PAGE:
One possible pickle for many property owners is the new inheritance tax, already put in effect February of this year, says the Thailand Business News. The law will charge beneficiaries who have more than a 100 million THB in immovable assets alone. This is also true for cars, shares or cash, so it doesn’t rely on the total revenue of the deceased’s estate. The rate for lineal relatives has been set to five percent while others are set at ten percent. Still, concerns seem to be unfounded. With the high tax free allowance as well as the low tax rate charged, property owners might have anything to worry about, after all.
Investing in Bangkok
So if you’re in Thailand and looking for a home, why not consider a condo? The Global Property Guide says that city’s condominium index soared by 14 percent last year. Since a lot of Bangkok people live in condominiums more than in any other housing type, this index is a relevant indicator. Still, when you compare real estate prices in Thailand to those in Singapore, you get homes four times cheaper. That’s the appeal Thai properties have in the international real estate markets. If you’re after capital appreciation in the long term, it wouldn’t hurt to invest in these properties.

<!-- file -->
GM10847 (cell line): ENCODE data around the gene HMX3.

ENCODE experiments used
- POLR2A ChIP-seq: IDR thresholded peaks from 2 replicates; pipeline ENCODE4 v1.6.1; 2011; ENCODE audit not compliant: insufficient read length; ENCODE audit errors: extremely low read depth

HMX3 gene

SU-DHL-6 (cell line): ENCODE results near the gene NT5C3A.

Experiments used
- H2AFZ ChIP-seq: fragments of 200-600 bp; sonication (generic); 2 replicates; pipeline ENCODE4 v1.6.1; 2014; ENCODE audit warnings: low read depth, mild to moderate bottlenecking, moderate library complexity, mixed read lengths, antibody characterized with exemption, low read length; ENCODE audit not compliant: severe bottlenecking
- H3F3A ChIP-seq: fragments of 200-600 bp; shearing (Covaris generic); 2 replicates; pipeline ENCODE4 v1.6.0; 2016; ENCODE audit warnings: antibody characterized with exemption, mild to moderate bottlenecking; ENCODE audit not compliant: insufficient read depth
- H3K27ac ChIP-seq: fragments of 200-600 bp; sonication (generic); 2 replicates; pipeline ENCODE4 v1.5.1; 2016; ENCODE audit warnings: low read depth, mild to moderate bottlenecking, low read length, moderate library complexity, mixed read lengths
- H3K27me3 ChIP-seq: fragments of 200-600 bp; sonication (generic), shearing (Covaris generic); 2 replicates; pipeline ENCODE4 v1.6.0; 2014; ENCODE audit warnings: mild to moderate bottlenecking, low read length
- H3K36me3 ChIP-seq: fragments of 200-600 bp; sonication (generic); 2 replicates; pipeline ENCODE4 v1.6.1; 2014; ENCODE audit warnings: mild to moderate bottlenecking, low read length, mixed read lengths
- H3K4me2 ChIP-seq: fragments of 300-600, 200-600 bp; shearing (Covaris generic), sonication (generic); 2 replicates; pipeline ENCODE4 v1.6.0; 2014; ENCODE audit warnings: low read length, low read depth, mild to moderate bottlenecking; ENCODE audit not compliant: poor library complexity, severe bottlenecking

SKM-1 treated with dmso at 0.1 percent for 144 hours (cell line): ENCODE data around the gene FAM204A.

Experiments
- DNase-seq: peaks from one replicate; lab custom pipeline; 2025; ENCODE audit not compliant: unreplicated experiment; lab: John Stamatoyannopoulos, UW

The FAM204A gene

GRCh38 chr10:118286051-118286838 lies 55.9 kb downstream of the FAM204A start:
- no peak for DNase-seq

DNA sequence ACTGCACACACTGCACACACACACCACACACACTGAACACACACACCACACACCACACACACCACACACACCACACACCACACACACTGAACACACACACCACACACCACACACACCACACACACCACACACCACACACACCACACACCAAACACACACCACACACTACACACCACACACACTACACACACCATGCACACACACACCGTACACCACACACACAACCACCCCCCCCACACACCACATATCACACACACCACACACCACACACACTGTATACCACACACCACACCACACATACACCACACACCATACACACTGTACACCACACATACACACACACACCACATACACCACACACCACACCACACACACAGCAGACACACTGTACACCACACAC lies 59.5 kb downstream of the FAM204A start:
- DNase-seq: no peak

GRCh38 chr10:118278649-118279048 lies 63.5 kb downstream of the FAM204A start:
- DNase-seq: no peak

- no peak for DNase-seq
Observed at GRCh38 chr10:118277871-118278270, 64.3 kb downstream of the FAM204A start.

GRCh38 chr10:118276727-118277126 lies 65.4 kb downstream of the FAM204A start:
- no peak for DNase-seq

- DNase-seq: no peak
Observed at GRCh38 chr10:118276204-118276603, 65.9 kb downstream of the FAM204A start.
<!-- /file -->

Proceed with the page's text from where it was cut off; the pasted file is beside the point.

Finding a Home
However, you don’t want to have to rush through this, especially if you’re making the big move. A smart move would be to try it out with a rental condominium just to see how it goes. Don’t know the first thing about finding rentals in Thailand? Here are a few handy tips for you:
- Use property listings. Everything you need might be just a keystroke away. So start your research by going to property listing portals. Rent a condo with DDproperty, for instance. These online listings make searching for a condo rental much more convenient. You won’t have to waste time looking over every potential property there is. With photos and descriptions, you can pretty much generate a list of prospective homes you want just by browsing through the available listings.
- Get help from an agent. If you’ve got plenty of time to look around for properties on your own, then you might have what it takes to survive the rental market. However, if you haven’t got that much free time to spare to dedicate to the task, it’s a simple matter of hiring an agent to help you through the steps of renting a condo.